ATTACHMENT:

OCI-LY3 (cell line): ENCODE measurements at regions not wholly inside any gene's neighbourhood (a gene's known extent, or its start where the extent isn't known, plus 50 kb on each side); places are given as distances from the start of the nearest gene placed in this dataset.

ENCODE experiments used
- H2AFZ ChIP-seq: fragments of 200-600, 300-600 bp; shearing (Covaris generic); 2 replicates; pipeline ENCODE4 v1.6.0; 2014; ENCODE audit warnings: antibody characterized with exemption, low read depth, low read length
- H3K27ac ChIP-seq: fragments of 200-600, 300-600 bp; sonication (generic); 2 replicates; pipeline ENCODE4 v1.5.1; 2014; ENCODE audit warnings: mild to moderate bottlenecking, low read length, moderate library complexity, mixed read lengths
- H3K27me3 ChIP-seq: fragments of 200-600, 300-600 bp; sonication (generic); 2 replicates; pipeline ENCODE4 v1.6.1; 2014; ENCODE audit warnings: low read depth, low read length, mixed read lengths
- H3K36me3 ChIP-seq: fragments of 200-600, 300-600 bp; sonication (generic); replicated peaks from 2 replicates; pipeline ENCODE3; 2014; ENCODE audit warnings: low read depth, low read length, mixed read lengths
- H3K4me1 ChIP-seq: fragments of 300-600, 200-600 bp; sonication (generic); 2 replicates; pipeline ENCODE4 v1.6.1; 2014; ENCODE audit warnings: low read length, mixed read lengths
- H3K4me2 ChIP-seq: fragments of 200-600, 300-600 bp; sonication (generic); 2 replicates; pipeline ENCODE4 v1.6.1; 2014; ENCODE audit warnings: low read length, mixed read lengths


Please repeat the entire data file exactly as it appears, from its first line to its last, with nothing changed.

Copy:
OCI-LY3 (cell line): ENCODE measurements at regions not wholly inside any gene's neighbourhood (a gene's known extent, or its start where the extent isn't known, plus 50 kb on each side); places are given as distances from the start of the nearest gene placed in this dataset.

ENCODE experiments used
- H2AFZ ChIP-seq: fragments of 200-600, 300-600 bp; shearing (Covaris generic); 2 replicates; pipeline ENCODE4 v1.6.0; 2014; ENCODE audit warnings: antibody characterized with exemption, low read depth, low read length
- H3K27ac ChIP-seq: fragments of 200-600, 300-600 bp; sonication (generic); 2 replicates; pipeline ENCODE4 v1.5.1; 2014; ENCODE audit warnings: mild to moderate bottlenecking, low read length, moderate library complexity, mixed read lengths
- H3K27me3 ChIP-seq: fragments of 200-600, 300-600 bp; sonication (generic); 2 replicates; pipeline ENCODE4 v1.6.1; 2014; ENCODE audit warnings: low read depth, low read length, mixed read lengths
- H3K36me3 ChIP-seq: fragments of 200-600, 300-600 bp; sonication (generic); replicated peaks from 2 replicates; pipeline ENCODE3; 2014; ENCODE audit warnings: low read depth, low read length, mixed read lengths
- H3K4me1 ChIP-seq: fragments of 300-600, 200-600 bp; sonication (generic); 2 replicates; pipeline ENCODE4 v1.6.1; 2014; ENCODE audit warnings: low read length, mixed read lengths
- H3K4me2 ChIP-seq: fragments of 200-600, 300-600 bp; sonication (generic); 2 replicates; pipeline ENCODE4 v1.6.1; 2014; ENCODE audit warnings: low read length, mixed read lengths